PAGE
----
After a month with no improvement, I went back to the doctor. He looked down my throat with a mirror, and shook his head. The nerves are damaged. You have a paralyzed vocal chord. I’m sorry but there’s nothing to be done. You have all the voice you’re going to get.

Earl had to push me out the door. The thought of going back to my job as elementary supervisor in four schools with only a whisper, was mind boggling. I knew my days as a part time college instructor and consultant for the American International Schools had ended.

I tried to be cheerful and brave and have those attributes sunny handicapped people have in movies. On the outside, I smiled, but inside I felt my world had collapsed. Communication was who I was. Now at the store, saying “three pounds of seafood salad” so it could be heard, was almost impossible.

At home, Earl helped me locate a portable microphone, and set it up for me to carry around. At school, staff members reached out in loving ways. Notes in my box, a squeeze on my arm, hugs in the hall, a pot of tulips for my office and the secretary who always said…Oh you sound so much better today. I didn’t. But she helped me to think… maybe…

Nine months passed. No change. Then I met a kindergarten teacher from another district. She also whispered. She had had the same operation. But her whisper was louder and stronger than mine. We compared notes. “Go see Renee Blaker, a speech pathologist from Doylestown. If anyone can help you…she’s the one.” I called Renee the next morning. “I’ll need a doctor’s prescription,” she said. We made an appointment.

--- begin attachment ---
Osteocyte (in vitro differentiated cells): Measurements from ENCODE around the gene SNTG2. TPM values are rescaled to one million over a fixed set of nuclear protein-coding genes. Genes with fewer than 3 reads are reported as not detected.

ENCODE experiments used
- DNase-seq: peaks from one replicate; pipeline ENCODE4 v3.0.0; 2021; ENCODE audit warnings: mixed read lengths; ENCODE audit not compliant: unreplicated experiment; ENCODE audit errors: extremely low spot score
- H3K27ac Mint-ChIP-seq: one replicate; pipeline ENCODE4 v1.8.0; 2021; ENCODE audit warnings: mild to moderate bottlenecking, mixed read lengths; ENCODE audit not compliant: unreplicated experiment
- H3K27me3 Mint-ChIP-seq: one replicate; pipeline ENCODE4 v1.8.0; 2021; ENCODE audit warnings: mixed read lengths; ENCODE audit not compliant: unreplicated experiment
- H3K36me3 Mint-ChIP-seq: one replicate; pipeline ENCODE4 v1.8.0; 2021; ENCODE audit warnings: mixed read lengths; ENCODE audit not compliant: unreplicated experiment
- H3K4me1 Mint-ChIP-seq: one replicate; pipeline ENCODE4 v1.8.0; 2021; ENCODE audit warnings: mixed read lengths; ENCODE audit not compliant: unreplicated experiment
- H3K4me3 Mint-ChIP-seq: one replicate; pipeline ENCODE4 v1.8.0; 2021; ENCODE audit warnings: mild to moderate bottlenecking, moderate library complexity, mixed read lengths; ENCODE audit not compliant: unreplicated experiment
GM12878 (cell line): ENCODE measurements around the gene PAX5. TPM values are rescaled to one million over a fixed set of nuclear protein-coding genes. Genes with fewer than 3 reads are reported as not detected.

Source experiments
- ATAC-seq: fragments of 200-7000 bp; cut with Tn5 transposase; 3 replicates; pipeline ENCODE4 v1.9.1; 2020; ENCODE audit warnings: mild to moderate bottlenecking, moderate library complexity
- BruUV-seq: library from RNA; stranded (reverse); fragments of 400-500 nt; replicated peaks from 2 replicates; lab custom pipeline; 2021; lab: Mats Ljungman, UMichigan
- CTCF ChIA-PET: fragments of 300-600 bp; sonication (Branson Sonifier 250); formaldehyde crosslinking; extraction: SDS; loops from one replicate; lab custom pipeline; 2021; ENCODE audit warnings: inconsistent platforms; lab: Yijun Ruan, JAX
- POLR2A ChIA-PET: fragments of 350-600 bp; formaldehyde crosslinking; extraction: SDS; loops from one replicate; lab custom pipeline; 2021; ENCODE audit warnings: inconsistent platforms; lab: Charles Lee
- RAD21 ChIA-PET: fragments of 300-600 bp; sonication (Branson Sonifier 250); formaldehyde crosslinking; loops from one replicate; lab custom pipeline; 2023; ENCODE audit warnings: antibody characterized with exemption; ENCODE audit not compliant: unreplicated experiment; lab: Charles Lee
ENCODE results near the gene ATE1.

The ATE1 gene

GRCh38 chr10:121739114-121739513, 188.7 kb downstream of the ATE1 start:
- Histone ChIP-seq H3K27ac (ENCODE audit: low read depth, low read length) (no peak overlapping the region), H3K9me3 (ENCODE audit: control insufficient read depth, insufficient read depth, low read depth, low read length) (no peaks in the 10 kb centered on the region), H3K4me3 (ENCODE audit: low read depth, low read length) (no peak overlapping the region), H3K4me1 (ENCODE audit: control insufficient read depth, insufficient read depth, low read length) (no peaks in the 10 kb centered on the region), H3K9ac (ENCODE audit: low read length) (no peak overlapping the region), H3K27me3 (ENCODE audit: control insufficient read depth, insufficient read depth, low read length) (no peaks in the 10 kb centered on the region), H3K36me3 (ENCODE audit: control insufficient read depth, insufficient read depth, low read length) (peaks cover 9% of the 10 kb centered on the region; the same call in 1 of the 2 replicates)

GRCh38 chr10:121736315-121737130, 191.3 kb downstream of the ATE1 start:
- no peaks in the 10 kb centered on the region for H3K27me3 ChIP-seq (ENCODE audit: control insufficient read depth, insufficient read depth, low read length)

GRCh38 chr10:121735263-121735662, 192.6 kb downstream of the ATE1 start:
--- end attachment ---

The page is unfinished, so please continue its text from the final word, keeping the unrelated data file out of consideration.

The doctor snorted at the idea of speech therapy. It won’t do any good. Waste of time. he said. Teflon surgery would be a better bet. “I want to try,” I insisted. He sighed, and signed the paper reluctantly.

Renee was kind, compassionate, and competent. She heard me whisper, read the doctor’s report, smiled at his negative assessment and said “I have a little magic in my pocket.” She was my kind of person! For the first time I felt a stirring of hope. “I can help you, if you work,” she said. “You need to practice five times a day for 15 minute periods. I’ll see you twice a week.”

The Little Engine That CouldIt was December. As I drove home, the first snowflakes whirled on the windshield and I thought I heard a little voice in my head say… I think I can… I think I can. I started with hard vowels; any, every, each, out, and moved on to phrases; alter the arbor, etch a sketch. Five times a day for 15 minutes I said them week after week. My voice still whispered. However, being able to take some action felt like partial control. I’ve always believed in the power of visualization. Every day while pushing out those phrases, I imagined standing in front of the school auditorium packed with parents, speaking loudly and clearly.

January, February, March… Now I was up to sentences; It’s odd that Arthur’s not at Eileen’s tea. I said so often Earl would sometimes get into bed saying… “It is odd about Arthur.” April, May June… No change. Sentences turned into paragraphs. Still, I practiced. When we sailed on the Chesapeake or Lake Nockamixon, my words wouldn’t carry. The wind would whip my whisper away. Some days, when I went for speech therapy, I just cried. We didn’t do sentences. Renee and I talked. She understood I had to mourn my loss before I could move on. Her staunch belief that I could retrieve my voice gave me courage to continue.

And then it was Labor Day. Time for another school year. Teachers said, “Oh… you sound stronger.” I thought maybe I did, but I wasn’t sure. November. Time to welcome my reading volunteers at the Bridgeton School. The auditorium was full. The audience got very quiet. I picked up the microphone.

“Welcome…” I said… Out came my voice!

I couldn’t believe it. People rushed up to give me a hug. After all that practice… and my mental picture of speaking in public and being heard. It happened! I still had a paralyzed vocal chord but the other one had moved closer and was working for two. I felt as if I got my life back. All that practice, support from my husband, friends, colleagues, and the caring competence of an outstanding speech pathologist paid off.